The interviewees also describe their struggle to be recognized as specifically Lumbee. According to the interview, in Baltimore, Indians of all nations are often called “Baltimore Street Indians.” All non-natives connect the Indians to that particular area, as opposed to connecting them to a certain tribe or nation. In fact, Ronald Smith remembers in the interview that in a book, a picture of Baltimore Street was published and called “the Indian Reservation” (7). Even some Indians from Robeson County still identify as Cherokee because “they say they do not know where the name Lumbee came from, they don’t know why it was started and they are ashamed” (9). To read the full interview please click on this link. [You can also listen to a short audio recording (not the same interview) of Herbert Locklear talking about the BAIC here].
One line of Walker Elliott’s family was made up of a group of diasporic Croatans who became textile mill workers in York, Chester, and Union Counties in South Carolina. That post was too large to include here, so please click on this link to read more.
IV. For Further Reading
Blu, Karen I. The Lumbee Problem: The Making of an American Indian People. Lincoln: University of Nebraska Press, 2001.
A useful, broad sociological analysis of the Lumbee community. This source is especially useful for understanding how Lumbees conceive of themselves as Indians in a non-racial sense. Some excerpts also directly address their outside racial classification.
Corey, Mary. “Sunday snapshots.” The Sun [Baltimore, MD] 13 Oct. 1991: 1H.
This article is from the Baltimore Sun and talks about a man, Herbert Locklear who is Lumbee, grew up in Georgia, and moved to Baltimore. The print version has a color photo, but this was not included in the online source. Found via America’s Newspapers.
Futch, Michael. “Center gives Lumbees a sense of community.” Fayetteville Observer (Online). 8 Oct. 2000.
An article from a Fayetteville Newspaper about the American Indian Center in Baltimore, started by Herbert Locklear, and located on South Broadway. Article contains pictures of center and of members, 2 pictures being of members of the Locklear family.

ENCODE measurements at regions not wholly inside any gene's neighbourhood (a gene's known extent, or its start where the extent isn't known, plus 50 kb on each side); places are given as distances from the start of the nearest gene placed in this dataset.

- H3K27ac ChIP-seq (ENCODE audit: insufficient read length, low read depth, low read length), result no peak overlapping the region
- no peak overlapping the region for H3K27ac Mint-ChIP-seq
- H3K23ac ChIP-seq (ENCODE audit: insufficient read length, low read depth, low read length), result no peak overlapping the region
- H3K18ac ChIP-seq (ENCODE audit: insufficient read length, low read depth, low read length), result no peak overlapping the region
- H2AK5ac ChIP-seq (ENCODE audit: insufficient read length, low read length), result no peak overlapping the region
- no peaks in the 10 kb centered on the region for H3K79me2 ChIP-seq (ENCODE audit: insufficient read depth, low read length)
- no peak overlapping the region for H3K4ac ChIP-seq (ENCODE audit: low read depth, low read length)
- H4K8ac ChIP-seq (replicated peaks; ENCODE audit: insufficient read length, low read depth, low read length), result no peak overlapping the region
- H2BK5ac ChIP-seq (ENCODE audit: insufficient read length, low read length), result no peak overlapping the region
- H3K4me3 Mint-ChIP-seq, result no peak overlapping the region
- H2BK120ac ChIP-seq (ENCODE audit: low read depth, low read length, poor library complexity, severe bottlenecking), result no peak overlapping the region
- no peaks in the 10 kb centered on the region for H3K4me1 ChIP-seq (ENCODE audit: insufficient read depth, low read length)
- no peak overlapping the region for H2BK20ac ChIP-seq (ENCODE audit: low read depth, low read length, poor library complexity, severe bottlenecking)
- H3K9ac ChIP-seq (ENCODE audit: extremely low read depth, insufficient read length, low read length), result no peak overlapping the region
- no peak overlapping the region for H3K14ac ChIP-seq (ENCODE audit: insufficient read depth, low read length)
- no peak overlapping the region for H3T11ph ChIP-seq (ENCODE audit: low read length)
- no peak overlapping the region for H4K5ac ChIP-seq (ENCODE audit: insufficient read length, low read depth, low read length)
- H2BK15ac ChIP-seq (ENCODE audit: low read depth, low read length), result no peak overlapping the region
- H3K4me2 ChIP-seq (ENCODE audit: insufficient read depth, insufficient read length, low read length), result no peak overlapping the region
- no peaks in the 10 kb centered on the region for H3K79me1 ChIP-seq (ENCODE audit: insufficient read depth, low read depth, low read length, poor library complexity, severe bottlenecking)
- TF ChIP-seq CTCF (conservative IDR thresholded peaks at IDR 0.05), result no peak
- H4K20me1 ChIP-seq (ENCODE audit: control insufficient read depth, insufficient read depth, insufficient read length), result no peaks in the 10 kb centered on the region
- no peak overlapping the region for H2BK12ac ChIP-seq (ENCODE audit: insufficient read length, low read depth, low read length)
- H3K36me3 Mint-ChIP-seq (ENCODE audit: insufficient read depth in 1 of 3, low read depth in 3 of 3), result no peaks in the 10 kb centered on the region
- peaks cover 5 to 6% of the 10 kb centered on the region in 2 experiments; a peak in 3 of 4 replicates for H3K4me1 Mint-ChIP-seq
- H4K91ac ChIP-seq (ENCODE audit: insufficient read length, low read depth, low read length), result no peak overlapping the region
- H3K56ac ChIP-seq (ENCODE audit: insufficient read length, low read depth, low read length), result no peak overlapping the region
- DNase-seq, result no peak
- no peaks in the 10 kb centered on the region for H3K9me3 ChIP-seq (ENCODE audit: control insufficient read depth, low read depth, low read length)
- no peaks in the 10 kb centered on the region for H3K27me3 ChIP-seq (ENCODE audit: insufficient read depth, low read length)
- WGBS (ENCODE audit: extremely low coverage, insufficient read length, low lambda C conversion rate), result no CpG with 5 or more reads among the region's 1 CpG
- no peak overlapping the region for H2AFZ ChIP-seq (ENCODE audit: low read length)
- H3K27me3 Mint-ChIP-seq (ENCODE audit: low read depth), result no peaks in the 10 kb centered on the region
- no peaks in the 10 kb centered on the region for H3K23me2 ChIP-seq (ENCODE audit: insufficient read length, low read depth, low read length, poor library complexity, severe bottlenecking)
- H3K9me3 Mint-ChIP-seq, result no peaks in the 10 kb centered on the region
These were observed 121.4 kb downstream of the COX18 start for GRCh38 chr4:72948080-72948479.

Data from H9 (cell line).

Gilbert, William Harlen. “Memorandum Concerning the Characteristics of the Larger Mixed-Blood Racial Islands of the Eastern United States.” Social Forces 24, no. 4 (May, 1946), 438-447. http://www.jstor.org/
Gilbert’s article provides an interesting glimpse into the c.1940s social scientific ideas on Lumbee Indians. Like most other academics of this era, he classifies them as racially mixed. He also categorizes them with other well-known “mixed-blood” or “tri-racial” groups.
Johnson, Guy B. “Personality in a White-Indian-Negro Community.” American Sociological Review 4 (1939), 516-523.http://www.jstor.org/
Johnson’s only published work on the Indians of Robeson County. A UNC sociologist, Johnson did extensive field research in the Lumbee settlement area in the 1930s and ’40s. This represents an immature version of his ideas on Lumbee identity. Nevertheless, this article was widely read and cited by other social scientists.
Mafofsky, Abraham. “Struggling to Maintain Identity: Lumbee Indians in Baltimore.” Anthropological Quarterly 55.2 (1982).
This article, accessed via Jstor, reports the findings of a survey of Lumbee Indians taken in 1981. The article attempts to address three central questions: are Baltimore Indians still assimilated but seperate? Is there a sense of “Lumbee identity?” And “Do these people consider themselves victims of colonization?”
Maynor, Malinda. “People and Place: Croatan Indians in Jim Crow Georgia, 1890-1920.” UCLA American Indian Studies Center 29, no. 1 (2005), 37-63.
This article chronicles the history of the Croatan Indians of Bulloch County, GA. It discusses the ways in which a group of Lumbee migrants interacted with biracial segregation and established a new community. An interesting look at the ways Lumbees were classified outside of Robeson County.